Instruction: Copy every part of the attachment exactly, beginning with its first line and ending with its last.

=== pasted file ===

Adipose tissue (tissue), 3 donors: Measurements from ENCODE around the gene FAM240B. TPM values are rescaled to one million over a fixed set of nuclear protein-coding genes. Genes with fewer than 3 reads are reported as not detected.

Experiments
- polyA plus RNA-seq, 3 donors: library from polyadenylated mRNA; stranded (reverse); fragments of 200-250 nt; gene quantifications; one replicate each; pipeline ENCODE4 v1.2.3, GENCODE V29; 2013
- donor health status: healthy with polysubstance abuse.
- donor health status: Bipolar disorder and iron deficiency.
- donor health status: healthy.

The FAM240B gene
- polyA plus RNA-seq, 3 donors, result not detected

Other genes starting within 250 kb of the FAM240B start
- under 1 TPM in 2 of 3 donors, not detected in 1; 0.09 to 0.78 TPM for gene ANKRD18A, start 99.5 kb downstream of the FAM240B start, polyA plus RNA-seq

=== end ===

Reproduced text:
Adipose tissue (tissue), 3 donors: Measurements from ENCODE around the gene FAM240B. TPM values are rescaled to one million over a fixed set of nuclear protein-coding genes. Genes with fewer than 3 reads are reported as not detected.

Experiments
- polyA plus RNA-seq, 3 donors: library from polyadenylated mRNA; stranded (reverse); fragments of 200-250 nt; gene quantifications; one replicate each; pipeline ENCODE4 v1.2.3, GENCODE V29; 2013
- donor health status: healthy with polysubstance abuse.
- donor health status: Bipolar disorder and iron deficiency.
- donor health status: healthy.

The FAM240B gene
- polyA plus RNA-seq, 3 donors, result not detected

Other genes starting within 250 kb of the FAM240B start
- under 1 TPM in 2 of 3 donors, not detected in 1; 0.09 to 0.78 TPM for gene ANKRD18A, start 99.5 kb downstream of the FAM240B start, polyA plus RNA-seq